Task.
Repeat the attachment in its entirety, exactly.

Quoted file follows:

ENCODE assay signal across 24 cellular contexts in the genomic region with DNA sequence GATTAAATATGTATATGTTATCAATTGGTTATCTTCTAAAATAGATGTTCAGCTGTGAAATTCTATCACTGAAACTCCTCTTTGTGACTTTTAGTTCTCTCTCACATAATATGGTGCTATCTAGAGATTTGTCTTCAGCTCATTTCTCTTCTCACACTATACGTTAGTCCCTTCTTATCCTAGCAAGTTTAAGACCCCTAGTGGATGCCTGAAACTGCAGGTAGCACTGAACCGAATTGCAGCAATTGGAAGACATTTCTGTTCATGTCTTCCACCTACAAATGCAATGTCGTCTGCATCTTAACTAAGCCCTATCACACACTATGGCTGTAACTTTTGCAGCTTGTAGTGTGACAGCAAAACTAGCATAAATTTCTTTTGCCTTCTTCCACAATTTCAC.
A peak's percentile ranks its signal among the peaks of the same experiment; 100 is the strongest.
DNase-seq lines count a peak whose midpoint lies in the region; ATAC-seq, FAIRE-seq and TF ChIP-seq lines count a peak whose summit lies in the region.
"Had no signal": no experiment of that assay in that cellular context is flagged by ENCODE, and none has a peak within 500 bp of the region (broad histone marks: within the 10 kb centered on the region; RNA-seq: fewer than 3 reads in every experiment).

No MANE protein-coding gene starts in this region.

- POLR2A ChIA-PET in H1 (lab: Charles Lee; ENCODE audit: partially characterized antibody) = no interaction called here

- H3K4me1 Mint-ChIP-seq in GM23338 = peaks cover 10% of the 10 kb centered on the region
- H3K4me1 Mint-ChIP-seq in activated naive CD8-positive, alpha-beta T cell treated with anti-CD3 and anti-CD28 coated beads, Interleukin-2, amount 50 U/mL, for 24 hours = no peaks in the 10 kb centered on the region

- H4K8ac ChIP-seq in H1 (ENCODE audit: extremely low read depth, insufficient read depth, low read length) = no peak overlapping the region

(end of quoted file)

ENCODE assay signal across 24 cellular contexts in the genomic region with DNA sequence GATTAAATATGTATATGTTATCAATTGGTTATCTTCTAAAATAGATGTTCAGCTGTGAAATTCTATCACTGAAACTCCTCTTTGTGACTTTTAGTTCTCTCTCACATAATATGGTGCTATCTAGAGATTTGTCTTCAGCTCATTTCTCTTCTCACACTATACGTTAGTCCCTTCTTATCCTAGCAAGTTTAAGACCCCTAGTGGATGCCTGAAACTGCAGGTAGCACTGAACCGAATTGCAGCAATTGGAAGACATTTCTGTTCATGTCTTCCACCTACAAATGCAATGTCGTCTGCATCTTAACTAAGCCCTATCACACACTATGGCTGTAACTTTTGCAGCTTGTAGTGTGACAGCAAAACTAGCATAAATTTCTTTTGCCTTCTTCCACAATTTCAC.
A peak's percentile ranks its signal among the peaks of the same experiment; 100 is the strongest.
DNase-seq lines count a peak whose midpoint lies in the region; ATAC-seq, FAIRE-seq and TF ChIP-seq lines count a peak whose summit lies in the region.
"Had no signal": no experiment of that assay in that cellular context is flagged by ENCODE, and none has a peak within 500 bp of the region (broad histone marks: within the 10 kb centered on the region; RNA-seq: fewer than 3 reads in every experiment).

No MANE protein-coding gene starts in this region.

- POLR2A ChIA-PET in H1 (lab: Charles Lee; ENCODE audit: partially characterized antibody) = no interaction called here

- H3K4me1 Mint-ChIP-seq in GM23338 = peaks cover 10% of the 10 kb centered on the region
- H3K4me1 Mint-ChIP-seq in activated naive CD8-positive, alpha-beta T cell treated with anti-CD3 and anti-CD28 coated beads, Interleukin-2, amount 50 U/mL, for 24 hours = no peaks in the 10 kb centered on the region

- H4K8ac ChIP-seq in H1 (ENCODE audit: extremely low read depth, insufficient read depth, low read length) = no peak overlapping the region